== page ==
Tropical Storm Ophelia forms off the coast of the Carolinas

ORLANDO, Fla. — Update:

Tropical Storm Ophelia formed Friday afternoon off the coast of the Carolinas


The system has sustained winds in excess of 60 mph and is producing widespread wind, rain and surge for the United States’ mid- and upper-east coast, chief meteorologist Tom Terry said.

Certified meteorologist Kassandra Crimi said the storm will affect the southeastern and Mid-Atlantic states this weekend.

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“Heavy rain could lead to flash and urban flooding from North Carolina to New Jersey,” she said. “Large storm surge is possible for the Pamlico and Albemarle sounds as well as the Chesapeake Bay.”

At Central Florida’s beaches, seas will remain dangerous.

Life-threatening rip currents and rough seas are expected, with a small craft advisory in place until 8 p.m. Saturday, Crimi said.

Terry will update you on the latest local impacts, starting at 4 p.m. on Channel 9 Eyewitness News.

Earlier story:

Channel 9 meteorologists are tracking several storm systems in the Atlantic.

Potential Tropical Cyclone 16 is forecast to intensify as it moves north to the mid-Atlantic states on Friday and Saturday.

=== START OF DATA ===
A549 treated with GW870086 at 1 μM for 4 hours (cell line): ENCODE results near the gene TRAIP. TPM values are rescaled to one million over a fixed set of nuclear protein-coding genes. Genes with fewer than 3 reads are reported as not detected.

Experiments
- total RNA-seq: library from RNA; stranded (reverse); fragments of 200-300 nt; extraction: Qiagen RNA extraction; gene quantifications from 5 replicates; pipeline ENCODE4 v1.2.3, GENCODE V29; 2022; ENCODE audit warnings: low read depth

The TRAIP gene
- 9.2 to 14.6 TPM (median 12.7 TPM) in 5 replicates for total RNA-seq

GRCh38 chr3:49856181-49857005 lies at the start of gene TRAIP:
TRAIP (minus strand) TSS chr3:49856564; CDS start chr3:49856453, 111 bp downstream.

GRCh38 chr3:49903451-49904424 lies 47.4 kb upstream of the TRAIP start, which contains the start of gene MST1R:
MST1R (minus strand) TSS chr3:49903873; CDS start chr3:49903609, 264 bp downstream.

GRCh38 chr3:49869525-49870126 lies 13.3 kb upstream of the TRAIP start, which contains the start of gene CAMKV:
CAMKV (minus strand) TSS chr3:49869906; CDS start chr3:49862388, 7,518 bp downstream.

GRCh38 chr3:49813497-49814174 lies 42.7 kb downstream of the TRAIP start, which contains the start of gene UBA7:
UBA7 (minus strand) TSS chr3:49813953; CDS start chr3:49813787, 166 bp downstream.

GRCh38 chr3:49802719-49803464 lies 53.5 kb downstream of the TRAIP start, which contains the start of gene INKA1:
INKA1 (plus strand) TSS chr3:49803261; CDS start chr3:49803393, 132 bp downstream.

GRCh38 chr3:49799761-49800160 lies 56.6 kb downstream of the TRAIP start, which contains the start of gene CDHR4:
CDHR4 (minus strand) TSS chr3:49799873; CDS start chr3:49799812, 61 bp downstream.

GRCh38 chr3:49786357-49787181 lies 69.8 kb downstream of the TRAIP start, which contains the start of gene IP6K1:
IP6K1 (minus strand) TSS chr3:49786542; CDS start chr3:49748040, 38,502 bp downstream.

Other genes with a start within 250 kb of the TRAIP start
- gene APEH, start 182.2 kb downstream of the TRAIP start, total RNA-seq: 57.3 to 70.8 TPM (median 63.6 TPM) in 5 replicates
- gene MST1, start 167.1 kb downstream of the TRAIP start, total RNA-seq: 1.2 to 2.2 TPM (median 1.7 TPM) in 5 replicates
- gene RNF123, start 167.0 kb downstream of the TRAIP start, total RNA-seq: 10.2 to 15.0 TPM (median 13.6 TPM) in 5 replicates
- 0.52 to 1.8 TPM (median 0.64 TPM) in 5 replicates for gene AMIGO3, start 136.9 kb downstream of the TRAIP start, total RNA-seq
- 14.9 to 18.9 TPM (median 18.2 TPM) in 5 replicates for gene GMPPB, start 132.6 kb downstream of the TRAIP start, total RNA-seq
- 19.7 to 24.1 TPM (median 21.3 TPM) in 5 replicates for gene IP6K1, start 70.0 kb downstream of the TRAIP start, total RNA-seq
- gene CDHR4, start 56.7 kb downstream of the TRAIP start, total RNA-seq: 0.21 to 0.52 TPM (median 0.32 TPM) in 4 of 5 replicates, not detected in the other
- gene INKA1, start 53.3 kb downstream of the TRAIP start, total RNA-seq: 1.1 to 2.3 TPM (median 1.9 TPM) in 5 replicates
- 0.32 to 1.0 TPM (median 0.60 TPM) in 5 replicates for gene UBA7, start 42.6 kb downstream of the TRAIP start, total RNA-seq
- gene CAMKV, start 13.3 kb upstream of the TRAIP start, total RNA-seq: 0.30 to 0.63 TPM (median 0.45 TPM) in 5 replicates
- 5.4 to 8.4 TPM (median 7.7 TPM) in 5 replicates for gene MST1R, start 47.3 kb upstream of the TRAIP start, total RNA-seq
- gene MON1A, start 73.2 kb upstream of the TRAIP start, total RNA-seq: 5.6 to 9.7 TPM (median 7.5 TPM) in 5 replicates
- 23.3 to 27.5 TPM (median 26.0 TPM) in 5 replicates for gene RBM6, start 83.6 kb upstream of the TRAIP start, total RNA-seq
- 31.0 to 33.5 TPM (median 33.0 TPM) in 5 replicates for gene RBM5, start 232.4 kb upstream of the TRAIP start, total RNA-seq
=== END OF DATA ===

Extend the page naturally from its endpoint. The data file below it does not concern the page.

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The system is moving north at 14 mph and has maximum sustained winds of around 50 mph.

It is forecast to become a named storm and will be called Ophelia if it does.

PTC 16 is forecast to directly impact North Carolina and Virginia over the weekend.

Though the system is not headed towards Florida, it will still increase our rip current risks and rough seas at the coast.

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Another system near Africa could get named in the next few days.

It’s still too early to know for sure, but that system is projected to curve away and stay away from Florida.

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Follow our Severe Weather team on X for live updates:

Jason Kelly

Jason Kelly, WFTV.com

Jason Kelly joined WFTV in 2014.